Minimidget, the Miniature Man is a superhero who first appeared in Centaur Comics. Minimidget was written and illustrated by John F. Kolb (1913–2004). After Centaur's collapse in 1942, Minimidget is now in the public domain.


He first appeared in Amazing-Man #5 (the first issue, the other four were never published),[1] and in his first story, he and a girl called Ritty are shrunken down to about six inches tall by a scientist named Dr. Anton Barmell.[2] Barmell brings Minimidget to his family home and then has him climb up a drainpipe into the bedroom of his elder brother, whom Minimidget kills with a poisoned needle. After two more such killings – both victims were also Barmell's relatives – the FBI men manage to uncover the truth, after which Minimidget is fatally wounded in a mousetrap. Upon being cornered in his lab, Barmell blows it and himself to kingdom come.[3]

Although Minimidget was supposed to have been killed, in the next issue (#6), he's revived by a paramedic. Free from the spell of Dr. Barmell, he and Ritty fall in love and go on to have many adventures together, in Amazing-Man and then in Stars & Stripes comics.[4]

According to Jess Nevins' Encyclopedia of Golden Age Superheroes, "they have no superpowers, but are smart and adventurous and make use of tiny sports cars and miniature airplanes. They fight men like the Power, a would-be world conqueror with his own island fortress. They are sent into the year 3000 by a scientist, just to see if his "time destroying machine" works."[5]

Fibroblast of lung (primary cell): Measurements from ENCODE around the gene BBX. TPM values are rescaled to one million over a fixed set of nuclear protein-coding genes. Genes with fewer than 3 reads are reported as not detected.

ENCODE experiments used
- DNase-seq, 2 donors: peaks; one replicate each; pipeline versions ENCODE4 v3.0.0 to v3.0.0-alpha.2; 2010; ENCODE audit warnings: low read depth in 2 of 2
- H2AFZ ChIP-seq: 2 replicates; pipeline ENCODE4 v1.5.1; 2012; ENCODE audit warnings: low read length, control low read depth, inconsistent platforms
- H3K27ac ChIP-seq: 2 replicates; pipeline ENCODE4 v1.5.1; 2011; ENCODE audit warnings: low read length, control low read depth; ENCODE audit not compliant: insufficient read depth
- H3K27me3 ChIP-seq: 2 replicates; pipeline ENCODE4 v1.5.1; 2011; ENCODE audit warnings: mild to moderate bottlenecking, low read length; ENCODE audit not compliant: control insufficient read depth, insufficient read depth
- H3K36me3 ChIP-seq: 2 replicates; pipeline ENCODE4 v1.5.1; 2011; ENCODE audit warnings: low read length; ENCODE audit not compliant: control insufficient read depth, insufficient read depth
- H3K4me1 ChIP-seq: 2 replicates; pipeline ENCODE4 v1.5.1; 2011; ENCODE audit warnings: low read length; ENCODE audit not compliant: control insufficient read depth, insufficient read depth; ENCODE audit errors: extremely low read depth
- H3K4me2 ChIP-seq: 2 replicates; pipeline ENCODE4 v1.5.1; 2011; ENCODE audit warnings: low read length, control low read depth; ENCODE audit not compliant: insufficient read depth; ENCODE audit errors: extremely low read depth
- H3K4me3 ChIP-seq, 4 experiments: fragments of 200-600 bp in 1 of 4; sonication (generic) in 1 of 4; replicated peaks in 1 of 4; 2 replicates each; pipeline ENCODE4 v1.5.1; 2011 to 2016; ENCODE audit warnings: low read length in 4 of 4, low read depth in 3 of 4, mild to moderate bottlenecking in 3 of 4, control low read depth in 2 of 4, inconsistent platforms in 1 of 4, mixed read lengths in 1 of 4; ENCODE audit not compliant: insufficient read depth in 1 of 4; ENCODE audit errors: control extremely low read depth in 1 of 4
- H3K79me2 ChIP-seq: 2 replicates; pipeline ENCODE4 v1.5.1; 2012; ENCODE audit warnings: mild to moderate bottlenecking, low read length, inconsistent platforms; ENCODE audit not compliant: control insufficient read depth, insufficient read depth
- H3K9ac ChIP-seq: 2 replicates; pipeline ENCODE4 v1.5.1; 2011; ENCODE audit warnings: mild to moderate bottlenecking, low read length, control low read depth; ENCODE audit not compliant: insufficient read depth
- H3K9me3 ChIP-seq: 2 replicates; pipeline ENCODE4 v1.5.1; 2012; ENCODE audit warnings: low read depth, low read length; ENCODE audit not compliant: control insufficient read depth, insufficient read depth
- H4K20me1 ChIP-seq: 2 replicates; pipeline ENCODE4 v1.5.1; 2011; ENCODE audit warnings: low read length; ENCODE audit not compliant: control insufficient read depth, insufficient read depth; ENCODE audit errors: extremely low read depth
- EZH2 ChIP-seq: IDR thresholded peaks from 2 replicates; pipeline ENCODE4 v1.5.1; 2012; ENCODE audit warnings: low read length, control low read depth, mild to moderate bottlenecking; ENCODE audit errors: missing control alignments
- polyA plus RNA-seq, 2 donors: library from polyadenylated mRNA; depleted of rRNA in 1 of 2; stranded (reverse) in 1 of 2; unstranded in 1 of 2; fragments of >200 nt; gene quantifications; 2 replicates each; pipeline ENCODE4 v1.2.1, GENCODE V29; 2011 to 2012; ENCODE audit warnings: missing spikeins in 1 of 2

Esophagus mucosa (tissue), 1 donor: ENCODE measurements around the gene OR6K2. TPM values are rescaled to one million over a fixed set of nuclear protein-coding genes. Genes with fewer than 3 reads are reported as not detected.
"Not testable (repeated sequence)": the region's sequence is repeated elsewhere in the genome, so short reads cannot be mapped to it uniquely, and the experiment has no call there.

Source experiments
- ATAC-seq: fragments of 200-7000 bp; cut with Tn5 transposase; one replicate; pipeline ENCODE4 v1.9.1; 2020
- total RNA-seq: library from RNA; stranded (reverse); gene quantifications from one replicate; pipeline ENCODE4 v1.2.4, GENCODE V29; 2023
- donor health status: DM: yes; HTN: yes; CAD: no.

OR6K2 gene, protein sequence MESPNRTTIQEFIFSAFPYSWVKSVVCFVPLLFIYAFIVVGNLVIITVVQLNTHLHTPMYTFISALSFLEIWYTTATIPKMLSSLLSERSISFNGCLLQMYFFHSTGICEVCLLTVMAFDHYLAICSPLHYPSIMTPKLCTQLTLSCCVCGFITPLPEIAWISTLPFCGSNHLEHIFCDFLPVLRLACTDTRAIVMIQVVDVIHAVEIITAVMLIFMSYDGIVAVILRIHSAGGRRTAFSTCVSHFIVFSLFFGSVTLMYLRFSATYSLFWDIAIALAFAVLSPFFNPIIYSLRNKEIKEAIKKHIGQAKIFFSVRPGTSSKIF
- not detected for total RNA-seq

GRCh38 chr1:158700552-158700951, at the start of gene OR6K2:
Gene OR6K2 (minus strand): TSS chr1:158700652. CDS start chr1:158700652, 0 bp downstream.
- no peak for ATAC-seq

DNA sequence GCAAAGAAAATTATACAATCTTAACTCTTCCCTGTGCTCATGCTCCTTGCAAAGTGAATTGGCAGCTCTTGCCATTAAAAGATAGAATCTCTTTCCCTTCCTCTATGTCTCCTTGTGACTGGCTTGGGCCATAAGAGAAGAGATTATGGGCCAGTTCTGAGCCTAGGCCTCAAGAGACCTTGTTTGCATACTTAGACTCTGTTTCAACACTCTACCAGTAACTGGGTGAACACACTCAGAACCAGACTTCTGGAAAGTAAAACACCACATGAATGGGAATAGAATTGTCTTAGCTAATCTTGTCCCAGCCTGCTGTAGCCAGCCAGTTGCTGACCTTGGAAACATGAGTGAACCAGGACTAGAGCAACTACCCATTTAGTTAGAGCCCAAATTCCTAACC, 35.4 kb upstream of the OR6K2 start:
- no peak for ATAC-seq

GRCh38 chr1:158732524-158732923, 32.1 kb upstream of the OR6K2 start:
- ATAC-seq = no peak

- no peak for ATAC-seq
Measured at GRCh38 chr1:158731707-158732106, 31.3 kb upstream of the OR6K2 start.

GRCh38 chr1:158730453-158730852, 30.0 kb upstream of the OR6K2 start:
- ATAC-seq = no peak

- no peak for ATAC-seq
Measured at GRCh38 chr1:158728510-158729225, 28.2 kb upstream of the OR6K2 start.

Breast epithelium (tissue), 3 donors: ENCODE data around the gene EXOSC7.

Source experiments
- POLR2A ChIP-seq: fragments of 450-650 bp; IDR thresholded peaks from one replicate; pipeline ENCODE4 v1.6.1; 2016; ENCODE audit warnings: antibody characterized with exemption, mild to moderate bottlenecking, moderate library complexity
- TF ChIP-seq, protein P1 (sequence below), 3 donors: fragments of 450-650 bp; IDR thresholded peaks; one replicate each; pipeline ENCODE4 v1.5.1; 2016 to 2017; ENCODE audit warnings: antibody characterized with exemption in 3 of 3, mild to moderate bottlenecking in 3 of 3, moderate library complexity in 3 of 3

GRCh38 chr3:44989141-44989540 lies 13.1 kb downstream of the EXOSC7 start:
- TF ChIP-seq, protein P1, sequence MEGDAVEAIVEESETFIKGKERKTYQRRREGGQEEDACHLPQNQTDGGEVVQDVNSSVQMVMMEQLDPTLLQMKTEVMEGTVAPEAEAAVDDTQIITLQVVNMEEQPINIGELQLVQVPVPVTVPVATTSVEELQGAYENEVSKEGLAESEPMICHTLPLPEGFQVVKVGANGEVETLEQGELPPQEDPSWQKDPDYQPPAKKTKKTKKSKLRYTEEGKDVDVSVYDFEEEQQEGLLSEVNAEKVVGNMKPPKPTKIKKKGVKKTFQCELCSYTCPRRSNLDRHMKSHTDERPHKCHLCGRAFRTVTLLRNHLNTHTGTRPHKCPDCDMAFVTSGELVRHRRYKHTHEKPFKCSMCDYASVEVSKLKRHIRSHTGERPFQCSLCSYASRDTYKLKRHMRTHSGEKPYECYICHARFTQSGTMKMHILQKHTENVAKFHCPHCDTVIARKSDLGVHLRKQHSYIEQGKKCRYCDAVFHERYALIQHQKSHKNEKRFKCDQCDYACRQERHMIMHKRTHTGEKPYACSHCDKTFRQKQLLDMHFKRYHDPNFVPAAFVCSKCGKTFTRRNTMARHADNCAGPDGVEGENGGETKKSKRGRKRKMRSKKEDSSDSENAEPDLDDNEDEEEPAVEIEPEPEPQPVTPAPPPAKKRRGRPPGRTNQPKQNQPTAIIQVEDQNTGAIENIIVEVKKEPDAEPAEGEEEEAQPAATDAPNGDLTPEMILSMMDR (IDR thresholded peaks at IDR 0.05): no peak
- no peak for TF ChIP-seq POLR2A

He last appeared in Amazing-Man #25 (Dec 1941), just before Centaur went out of business.

Minimidget and Ritty's real names were never revealed in the original comics, but in the AC Comics version, he's revealed to be Jack Rhodes, a character who appeared once in Amazing-Man #5.


Kolb's primary influence was Flash Gordon; he even named his son after one of the characters in the Flash Gordon series. Ritty was based on his wife, who died suddenly when his son was a boy. He didn't pick up a pen to draw for more than 30 years after she died, and much of his work was lost during that long depression.

Other versions

In 2015 Gallant Comics launched a new series using the character, The Extraordinary Miniature Man with story and artwork by Steven Butler and Barry Gregory.


  1. ^ Benton, Mike (1992). Superhero Comics of the Golden Age: The Illustrated History. Dallas: Taylor Publishing Company. p. 149. ISBN 0-87833-808-X. Retrieved 15 January 2020.
  2. ^ Mitchell, Kurt; Thomas, Roy (2019). American Comic Book Chronicles: 1940-1944. TwoMorrows Publishing. p. 41. ISBN 978-1605490892.
  3. ^ Mougin, Lou (2020). Secondary Superheroes of Golden Age Comics. McFarland & Co. p. 16. ISBN 9781476638607.
  4. ^ Markstein, Don. "Minimidget". Don Markstein's Toonopedia. Retrieved 2 April 2020.
  5. ^ Nevins, Jess (2013). Encyclopedia of Golden Age Superheroes. High Rock Press. p. 182. ISBN 978-1-61318-023-5.